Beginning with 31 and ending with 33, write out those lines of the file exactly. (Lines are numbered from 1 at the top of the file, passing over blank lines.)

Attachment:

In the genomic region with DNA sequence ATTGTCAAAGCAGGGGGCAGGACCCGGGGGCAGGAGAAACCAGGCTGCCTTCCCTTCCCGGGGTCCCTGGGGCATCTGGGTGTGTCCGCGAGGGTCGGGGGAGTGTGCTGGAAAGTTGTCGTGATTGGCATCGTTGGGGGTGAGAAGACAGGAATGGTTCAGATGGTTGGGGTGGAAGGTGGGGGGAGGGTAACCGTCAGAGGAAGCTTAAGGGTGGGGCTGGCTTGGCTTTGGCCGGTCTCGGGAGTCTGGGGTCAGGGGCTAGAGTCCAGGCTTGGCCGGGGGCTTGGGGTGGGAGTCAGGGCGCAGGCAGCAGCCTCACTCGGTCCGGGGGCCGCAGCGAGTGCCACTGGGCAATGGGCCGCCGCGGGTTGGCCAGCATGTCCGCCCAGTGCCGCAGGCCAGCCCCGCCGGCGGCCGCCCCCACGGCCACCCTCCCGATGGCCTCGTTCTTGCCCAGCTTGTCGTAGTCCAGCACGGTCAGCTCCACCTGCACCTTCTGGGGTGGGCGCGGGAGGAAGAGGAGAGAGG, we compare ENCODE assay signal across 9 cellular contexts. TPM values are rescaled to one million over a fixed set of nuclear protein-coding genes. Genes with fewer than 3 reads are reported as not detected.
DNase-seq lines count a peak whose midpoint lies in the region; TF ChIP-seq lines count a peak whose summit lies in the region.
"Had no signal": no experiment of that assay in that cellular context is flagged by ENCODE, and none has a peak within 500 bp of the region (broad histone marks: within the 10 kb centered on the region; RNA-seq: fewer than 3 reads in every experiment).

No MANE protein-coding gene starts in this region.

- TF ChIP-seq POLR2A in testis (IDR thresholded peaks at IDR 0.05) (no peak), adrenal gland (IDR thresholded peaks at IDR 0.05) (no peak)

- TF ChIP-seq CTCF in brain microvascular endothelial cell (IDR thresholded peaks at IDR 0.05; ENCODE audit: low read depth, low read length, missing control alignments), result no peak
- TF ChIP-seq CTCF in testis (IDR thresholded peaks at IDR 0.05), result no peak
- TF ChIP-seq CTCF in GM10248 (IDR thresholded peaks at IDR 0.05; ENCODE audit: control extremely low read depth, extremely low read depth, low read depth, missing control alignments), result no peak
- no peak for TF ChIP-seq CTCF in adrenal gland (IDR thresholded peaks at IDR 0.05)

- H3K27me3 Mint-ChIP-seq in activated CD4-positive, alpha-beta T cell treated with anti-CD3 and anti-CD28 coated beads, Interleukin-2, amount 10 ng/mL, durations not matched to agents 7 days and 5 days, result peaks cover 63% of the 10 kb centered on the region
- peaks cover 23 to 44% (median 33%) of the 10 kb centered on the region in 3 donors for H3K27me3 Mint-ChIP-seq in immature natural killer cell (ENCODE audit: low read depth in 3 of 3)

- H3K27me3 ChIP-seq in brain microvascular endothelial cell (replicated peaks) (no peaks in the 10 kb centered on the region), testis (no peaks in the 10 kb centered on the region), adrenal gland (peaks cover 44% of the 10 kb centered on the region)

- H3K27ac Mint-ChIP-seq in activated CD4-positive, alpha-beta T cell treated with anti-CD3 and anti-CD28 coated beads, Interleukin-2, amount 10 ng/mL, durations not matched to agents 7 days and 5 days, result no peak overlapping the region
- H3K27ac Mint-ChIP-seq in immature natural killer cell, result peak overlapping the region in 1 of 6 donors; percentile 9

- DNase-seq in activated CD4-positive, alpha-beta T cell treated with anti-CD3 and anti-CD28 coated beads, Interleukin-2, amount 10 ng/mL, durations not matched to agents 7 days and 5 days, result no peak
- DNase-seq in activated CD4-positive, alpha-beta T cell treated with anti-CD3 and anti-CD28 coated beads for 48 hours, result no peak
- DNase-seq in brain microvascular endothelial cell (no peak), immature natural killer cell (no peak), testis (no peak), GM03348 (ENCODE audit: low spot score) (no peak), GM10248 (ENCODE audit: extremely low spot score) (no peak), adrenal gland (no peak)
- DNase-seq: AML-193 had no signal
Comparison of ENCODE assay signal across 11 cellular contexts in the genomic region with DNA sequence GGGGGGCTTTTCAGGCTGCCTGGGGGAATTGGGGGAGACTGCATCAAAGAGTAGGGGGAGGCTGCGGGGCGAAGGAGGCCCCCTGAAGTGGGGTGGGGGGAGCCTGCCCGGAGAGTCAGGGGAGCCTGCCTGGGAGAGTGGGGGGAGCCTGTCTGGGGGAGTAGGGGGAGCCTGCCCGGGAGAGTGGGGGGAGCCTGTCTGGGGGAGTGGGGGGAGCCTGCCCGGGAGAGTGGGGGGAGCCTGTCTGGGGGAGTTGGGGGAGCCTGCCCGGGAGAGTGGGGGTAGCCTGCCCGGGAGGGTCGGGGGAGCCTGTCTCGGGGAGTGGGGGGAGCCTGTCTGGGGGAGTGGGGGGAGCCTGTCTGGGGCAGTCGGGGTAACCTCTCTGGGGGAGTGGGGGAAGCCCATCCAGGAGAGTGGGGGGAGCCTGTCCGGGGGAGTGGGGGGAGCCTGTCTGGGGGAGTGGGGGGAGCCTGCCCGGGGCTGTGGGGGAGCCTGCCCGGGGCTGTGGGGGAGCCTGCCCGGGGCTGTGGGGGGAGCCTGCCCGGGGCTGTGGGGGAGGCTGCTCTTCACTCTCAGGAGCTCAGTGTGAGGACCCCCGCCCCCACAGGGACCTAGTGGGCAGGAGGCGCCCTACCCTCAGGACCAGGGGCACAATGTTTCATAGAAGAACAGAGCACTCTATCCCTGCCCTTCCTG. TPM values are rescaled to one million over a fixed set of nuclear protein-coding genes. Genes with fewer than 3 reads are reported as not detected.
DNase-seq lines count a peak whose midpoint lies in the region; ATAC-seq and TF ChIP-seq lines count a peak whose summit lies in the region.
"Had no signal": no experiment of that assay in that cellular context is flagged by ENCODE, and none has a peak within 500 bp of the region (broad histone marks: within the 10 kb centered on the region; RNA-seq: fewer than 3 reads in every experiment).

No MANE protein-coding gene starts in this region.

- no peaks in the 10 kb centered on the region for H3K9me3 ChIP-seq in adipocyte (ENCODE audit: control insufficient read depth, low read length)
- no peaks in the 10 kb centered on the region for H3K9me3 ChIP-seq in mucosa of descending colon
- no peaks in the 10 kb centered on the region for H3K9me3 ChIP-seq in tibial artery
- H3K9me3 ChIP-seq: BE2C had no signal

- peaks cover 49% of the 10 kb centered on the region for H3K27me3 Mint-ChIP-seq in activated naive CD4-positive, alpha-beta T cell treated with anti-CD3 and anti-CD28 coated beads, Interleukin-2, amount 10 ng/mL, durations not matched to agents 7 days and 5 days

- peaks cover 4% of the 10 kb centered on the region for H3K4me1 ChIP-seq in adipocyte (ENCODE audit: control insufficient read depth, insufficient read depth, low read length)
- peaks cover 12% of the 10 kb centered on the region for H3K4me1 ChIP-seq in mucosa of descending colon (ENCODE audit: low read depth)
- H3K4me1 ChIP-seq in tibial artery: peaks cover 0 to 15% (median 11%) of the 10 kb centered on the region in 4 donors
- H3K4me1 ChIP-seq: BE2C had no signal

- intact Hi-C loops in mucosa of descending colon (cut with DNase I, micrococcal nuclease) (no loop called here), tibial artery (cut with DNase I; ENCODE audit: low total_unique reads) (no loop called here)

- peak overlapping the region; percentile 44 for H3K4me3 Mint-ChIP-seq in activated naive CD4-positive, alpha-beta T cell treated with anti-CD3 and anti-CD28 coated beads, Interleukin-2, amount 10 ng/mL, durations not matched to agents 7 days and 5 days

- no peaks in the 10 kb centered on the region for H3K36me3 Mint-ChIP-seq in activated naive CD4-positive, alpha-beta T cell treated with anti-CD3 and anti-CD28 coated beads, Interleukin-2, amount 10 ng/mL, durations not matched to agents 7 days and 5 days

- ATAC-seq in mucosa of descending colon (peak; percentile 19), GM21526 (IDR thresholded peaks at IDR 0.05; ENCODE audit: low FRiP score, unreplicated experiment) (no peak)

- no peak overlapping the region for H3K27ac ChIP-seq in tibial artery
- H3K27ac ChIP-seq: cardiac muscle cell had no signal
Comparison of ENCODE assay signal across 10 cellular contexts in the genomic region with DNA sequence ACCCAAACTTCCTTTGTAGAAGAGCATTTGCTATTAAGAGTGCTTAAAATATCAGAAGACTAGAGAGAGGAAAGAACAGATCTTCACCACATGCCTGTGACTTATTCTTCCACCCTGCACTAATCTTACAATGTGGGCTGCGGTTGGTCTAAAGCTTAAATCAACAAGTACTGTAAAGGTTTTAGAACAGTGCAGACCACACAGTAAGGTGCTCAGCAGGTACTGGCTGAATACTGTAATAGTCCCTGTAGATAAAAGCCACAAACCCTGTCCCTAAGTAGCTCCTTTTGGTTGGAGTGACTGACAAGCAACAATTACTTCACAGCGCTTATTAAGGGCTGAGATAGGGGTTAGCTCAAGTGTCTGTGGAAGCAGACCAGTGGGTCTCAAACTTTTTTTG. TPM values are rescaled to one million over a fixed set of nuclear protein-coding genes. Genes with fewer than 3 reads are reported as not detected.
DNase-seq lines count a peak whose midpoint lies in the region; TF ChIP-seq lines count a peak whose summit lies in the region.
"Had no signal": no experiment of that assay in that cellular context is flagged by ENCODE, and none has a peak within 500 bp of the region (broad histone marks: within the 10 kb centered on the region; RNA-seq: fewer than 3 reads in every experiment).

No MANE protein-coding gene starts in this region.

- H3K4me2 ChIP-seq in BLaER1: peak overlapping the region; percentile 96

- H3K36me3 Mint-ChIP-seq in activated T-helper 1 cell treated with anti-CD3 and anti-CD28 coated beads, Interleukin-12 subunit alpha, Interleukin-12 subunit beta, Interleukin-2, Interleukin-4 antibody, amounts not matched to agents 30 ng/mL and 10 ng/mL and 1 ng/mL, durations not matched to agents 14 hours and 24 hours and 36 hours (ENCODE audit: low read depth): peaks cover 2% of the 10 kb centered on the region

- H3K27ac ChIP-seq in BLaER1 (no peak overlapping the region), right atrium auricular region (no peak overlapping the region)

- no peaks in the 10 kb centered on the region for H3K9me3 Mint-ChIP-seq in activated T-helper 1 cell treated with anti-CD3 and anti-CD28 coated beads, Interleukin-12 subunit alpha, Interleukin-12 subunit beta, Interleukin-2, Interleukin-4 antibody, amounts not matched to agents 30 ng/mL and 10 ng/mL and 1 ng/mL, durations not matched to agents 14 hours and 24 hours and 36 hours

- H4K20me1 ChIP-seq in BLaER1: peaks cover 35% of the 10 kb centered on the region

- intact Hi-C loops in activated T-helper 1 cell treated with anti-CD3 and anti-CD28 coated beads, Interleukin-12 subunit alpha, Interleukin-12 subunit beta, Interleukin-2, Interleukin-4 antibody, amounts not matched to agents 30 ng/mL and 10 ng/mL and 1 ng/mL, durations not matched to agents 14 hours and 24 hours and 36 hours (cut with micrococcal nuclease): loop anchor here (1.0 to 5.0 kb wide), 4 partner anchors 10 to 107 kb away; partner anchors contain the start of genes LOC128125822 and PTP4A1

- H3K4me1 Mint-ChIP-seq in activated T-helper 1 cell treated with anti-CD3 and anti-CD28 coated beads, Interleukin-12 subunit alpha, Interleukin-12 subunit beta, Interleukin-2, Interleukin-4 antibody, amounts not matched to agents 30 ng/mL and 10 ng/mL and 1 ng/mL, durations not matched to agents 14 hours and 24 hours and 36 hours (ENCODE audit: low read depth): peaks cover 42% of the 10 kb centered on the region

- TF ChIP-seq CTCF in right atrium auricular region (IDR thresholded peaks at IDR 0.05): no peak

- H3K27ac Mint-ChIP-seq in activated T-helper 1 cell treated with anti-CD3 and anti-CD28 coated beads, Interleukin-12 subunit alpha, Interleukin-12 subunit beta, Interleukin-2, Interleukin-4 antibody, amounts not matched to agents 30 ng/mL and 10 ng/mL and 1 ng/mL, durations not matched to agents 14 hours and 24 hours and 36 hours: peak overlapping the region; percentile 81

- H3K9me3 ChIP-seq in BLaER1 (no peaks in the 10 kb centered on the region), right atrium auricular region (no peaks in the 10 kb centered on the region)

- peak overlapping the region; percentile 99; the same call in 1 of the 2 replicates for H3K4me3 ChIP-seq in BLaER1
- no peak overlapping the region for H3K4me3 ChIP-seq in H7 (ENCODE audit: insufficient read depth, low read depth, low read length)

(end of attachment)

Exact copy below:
- H3K4me1 ChIP-seq: BE2C had no signal

- intact Hi-C loops in mucosa of descending colon (cut with DNase I, micrococcal nuclease) (no loop called here), tibial artery (cut with DNase I; ENCODE audit: low total_unique reads) (no loop called here)

- peak overlapping the region; percentile 44 for H3K4me3 Mint-ChIP-seq in activated naive CD4-positive, alpha-beta T cell treated with anti-CD3 and anti-CD28 coated beads, Interleukin-2, amount 10 ng/mL, durations not matched to agents 7 days and 5 days